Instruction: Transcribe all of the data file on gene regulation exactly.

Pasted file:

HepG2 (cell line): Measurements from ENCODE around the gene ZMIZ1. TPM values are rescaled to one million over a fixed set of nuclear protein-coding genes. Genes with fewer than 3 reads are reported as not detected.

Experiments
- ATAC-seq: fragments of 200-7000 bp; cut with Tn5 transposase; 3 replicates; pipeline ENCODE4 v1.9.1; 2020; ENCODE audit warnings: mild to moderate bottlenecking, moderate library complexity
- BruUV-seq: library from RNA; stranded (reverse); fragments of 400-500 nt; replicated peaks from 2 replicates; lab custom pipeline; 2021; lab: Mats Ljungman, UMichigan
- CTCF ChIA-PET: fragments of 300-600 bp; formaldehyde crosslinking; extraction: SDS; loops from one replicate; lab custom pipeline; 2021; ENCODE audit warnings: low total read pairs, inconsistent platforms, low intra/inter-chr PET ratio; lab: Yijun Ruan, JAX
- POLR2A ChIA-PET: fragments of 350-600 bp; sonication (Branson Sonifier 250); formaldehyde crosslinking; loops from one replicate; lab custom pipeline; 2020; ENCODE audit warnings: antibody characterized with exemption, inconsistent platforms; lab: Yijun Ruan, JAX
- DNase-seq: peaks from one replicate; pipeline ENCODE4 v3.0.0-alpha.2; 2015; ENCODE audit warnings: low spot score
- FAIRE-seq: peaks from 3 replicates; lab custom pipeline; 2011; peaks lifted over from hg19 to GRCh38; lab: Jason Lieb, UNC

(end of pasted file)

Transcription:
HepG2 (cell line): Measurements from ENCODE around the gene ZMIZ1. TPM values are rescaled to one million over a fixed set of nuclear protein-coding genes. Genes with fewer than 3 reads are reported as not detected.

Experiments
- ATAC-seq: fragments of 200-7000 bp; cut with Tn5 transposase; 3 replicates; pipeline ENCODE4 v1.9.1; 2020; ENCODE audit warnings: mild to moderate bottlenecking, moderate library complexity
- BruUV-seq: library from RNA; stranded (reverse); fragments of 400-500 nt; replicated peaks from 2 replicates; lab custom pipeline; 2021; lab: Mats Ljungman, UMichigan
- CTCF ChIA-PET: fragments of 300-600 bp; formaldehyde crosslinking; extraction: SDS; loops from one replicate; lab custom pipeline; 2021; ENCODE audit warnings: low total read pairs, inconsistent platforms, low intra/inter-chr PET ratio; lab: Yijun Ruan, JAX
- POLR2A ChIA-PET: fragments of 350-600 bp; sonication (Branson Sonifier 250); formaldehyde crosslinking; loops from one replicate; lab custom pipeline; 2020; ENCODE audit warnings: antibody characterized with exemption, inconsistent platforms; lab: Yijun Ruan, JAX
- DNase-seq: peaks from one replicate; pipeline ENCODE4 v3.0.0-alpha.2; 2015; ENCODE audit warnings: low spot score
- FAIRE-seq: peaks from 3 replicates; lab custom pipeline; 2011; peaks lifted over from hg19 to GRCh38; lab: Jason Lieb, UNC